“Mass” (2021) is the directorial debut of Fran Kranz, who also wrote it, and the film is one of the most effective feats of drama that I have ever experienced. Its reflections on the tragic outcomes of a school shooting left me feeling bare, and yet, remarkably, not for one second did it feel exploitative.
The movie boasts four of the best acting performances I’ve ever seen and the screenplay makes its characters feel devastatingly real. This isn’t a movie to go to in order to learn something, but if you feel open to an honest rumination on grief, guilt and grace, “Mass” is worth a watch.
We watch as one victim’s parents, Jay and Gail (Jason Isaacs and Martha Plimpton, respectively), meet with the parents of their son’s killer, Linda and Richard (Ann Dowd and Reed Birney, respectively), in the basement of an Episcopal church. The movie runs in real time with the confrontation they all have together and the major questions a nation has to ask after every incident like this, such as, “How could this happen? Was this mass murderer evil or in pain? And how can anyone feel safe or grieve if nothing changes?”
“Mass” doesn’t attempt to offer solutions to the epidemic of school shootings, nor does Kranz make characters stand for political positions or themes. Instead, each character represents only themself. Jay and Gail have spent the past six years as advocates for gun control, only to see nothing change.
The screenplay does a tremendous job illustrating the pain that comes every day from wanting to make their son’s death mean something and feeling unable to, which reflects the reality that survivors so often are left to be activists when they are the most vulnerable, because so few others will be.
Linda and Richard are separated and have developed different ways of coping with the fact that they raised a mass murderer. I appreciated the restraint used with such a difficult topic; there are no flashbacks, no scenes of violence and we never see either the victim or the killer.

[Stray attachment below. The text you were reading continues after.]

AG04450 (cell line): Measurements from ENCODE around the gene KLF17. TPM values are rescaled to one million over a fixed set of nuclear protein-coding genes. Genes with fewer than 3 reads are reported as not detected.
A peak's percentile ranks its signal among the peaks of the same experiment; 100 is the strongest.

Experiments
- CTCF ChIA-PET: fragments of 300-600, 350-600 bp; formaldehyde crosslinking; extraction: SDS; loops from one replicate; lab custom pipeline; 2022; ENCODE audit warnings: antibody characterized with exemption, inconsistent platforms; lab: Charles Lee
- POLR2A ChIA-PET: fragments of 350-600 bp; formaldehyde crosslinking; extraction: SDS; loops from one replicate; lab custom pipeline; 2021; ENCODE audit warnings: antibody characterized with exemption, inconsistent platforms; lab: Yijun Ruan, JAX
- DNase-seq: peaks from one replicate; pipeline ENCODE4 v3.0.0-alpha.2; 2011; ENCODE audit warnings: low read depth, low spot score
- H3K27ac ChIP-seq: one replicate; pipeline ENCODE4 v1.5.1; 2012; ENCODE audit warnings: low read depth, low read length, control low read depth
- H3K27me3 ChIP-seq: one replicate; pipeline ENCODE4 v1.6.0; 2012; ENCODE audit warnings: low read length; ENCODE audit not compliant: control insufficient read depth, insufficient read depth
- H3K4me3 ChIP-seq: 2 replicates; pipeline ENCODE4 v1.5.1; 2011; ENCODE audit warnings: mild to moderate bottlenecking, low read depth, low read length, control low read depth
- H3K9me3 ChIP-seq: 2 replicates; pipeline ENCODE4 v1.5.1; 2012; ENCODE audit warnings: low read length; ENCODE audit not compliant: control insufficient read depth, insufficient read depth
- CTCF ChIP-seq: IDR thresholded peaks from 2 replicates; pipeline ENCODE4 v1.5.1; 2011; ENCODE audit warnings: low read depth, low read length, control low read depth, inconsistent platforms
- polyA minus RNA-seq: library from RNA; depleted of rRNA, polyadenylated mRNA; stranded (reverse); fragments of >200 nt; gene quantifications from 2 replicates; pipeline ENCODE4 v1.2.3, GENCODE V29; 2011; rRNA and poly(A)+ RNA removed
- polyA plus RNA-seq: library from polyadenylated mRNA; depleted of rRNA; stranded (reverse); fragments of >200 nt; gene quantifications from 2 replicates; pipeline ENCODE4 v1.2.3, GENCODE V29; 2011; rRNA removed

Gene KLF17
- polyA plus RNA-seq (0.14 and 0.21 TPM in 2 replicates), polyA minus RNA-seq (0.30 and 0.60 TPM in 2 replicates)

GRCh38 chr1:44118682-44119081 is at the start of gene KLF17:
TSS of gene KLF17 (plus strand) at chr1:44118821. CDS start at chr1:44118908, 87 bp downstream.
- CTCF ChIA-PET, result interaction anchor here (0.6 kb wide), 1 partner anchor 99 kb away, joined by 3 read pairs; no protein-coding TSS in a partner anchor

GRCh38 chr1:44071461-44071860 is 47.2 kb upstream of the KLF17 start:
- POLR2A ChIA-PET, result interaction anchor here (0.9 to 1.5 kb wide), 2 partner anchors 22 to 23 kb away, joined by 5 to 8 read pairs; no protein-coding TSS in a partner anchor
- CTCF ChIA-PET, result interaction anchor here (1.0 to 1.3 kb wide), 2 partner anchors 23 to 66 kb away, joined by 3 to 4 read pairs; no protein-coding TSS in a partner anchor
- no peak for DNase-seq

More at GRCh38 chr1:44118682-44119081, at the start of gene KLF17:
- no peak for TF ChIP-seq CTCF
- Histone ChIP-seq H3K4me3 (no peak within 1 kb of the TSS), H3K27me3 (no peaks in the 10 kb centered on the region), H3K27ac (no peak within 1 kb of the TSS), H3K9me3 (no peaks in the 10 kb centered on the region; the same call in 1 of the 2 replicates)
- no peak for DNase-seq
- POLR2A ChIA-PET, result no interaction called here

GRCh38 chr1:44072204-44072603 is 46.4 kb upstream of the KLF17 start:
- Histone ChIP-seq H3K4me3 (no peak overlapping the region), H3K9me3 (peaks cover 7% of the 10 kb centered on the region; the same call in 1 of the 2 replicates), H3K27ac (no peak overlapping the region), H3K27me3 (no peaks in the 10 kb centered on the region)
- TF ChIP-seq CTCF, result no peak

Instead, we are left to try and piece together the memories that these four parents share and that makes it feel real. Of the four performances, my favorite was Isaacs’ but I can see a case for other favorites since every viewer could see themselves in at least one of the characters.
The direction and editing in “Mass” is so good that I got the impression that one could take a still of every single shot and paste them all together into a graphic novel and still feel the tension. One of the movie’s best aspects is how it reveals its characters not just through what they say, but also how they react in fleeting moments to what is happening around them.
“Mass” is a sensitively made movie, but the few flaws it does have are the price it pays for being so emotionally dense. The characters don't know how to end their encounters, and the movie doesn't know how to completely wrap up either. A part of me felt that the film’s major moments of catharsis were a little more unbelievable than everything that came before, though what came before was still cathartic.
The movie has a framing device that can at times feel overly long or unnecessary, but it builds tension well enough that it isn’t really a flaw.
“Mass” is a miracle in so many ways, even with its flaws. It amazes me how it held my attention while being so full of conversations. The way that it allows its characters to make assertions without ever endorsing them explicitly is so essential to how it works. Most of all, it awes me that “Mass” can feature four different voices and still have a voice of its own.
Matthew Salcido is the sports editor at the Daily Lobo. He can be contacted at firstname.lastname@example.org or on Twitter @baggyeyedguy